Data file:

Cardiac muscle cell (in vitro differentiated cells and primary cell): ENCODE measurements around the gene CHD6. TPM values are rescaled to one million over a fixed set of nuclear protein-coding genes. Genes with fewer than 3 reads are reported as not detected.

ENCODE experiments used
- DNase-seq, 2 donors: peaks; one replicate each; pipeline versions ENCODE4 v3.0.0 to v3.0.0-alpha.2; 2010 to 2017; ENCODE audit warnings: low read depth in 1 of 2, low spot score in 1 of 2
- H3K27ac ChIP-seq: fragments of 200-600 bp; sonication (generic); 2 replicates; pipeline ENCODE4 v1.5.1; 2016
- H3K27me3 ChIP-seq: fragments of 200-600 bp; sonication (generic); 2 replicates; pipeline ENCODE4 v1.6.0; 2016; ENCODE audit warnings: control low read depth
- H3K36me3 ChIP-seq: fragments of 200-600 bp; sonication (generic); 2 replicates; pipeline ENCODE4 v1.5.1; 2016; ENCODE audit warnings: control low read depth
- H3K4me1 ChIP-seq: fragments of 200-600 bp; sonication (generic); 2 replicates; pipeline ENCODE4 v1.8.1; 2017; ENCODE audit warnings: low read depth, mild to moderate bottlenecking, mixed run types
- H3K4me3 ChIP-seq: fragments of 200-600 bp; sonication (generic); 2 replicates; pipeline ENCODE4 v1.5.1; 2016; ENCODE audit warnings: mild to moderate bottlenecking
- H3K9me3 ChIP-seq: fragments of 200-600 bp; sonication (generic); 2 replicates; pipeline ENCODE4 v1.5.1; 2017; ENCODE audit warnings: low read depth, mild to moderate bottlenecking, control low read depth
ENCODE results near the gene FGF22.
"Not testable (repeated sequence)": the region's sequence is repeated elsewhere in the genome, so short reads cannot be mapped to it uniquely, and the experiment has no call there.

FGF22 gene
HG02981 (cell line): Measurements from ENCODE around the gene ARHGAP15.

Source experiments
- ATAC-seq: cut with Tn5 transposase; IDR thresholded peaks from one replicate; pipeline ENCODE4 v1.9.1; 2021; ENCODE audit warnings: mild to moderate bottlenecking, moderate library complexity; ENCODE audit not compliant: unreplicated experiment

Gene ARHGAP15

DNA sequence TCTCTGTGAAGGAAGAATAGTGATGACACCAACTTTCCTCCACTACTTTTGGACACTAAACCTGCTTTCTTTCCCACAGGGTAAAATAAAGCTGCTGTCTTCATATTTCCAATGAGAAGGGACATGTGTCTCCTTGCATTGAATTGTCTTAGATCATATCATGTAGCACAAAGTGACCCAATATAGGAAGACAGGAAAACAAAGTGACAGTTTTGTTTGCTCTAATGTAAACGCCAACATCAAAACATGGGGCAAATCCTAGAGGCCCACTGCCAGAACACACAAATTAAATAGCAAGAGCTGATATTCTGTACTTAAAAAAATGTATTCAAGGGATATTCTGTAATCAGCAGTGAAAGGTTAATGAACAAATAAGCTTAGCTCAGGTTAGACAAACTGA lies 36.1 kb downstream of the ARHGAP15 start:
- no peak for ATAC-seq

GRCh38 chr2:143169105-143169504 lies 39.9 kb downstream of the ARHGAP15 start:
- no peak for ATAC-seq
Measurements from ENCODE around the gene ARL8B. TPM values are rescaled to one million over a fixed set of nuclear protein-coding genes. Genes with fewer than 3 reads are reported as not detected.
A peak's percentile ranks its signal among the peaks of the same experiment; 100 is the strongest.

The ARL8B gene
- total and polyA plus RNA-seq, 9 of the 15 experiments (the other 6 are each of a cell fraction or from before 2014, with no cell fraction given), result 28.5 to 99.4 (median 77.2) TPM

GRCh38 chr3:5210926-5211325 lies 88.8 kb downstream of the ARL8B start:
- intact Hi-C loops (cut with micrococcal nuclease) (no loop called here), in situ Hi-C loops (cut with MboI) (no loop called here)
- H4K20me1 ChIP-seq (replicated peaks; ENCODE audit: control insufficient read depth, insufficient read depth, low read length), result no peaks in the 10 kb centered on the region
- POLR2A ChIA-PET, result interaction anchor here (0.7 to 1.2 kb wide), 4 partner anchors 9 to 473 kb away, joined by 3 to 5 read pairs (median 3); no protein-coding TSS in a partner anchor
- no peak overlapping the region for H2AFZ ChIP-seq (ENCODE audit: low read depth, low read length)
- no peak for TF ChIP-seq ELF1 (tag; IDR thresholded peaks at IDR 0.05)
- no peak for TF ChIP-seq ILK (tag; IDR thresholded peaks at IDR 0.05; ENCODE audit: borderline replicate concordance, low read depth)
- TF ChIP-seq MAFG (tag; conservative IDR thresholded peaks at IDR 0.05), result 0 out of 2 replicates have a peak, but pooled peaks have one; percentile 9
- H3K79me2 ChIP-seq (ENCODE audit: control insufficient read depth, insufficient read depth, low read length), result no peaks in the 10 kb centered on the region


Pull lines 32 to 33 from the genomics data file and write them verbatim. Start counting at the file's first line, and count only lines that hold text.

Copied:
- TF ChIP-seq MAFG (tag; conservative IDR thresholded peaks at IDR 0.05), result 0 out of 2 replicates have a peak, but pooled peaks have one; percentile 9
- H3K79me2 ChIP-seq (ENCODE audit: control insufficient read depth, insufficient read depth, low read length), result no peaks in the 10 kb centered on the region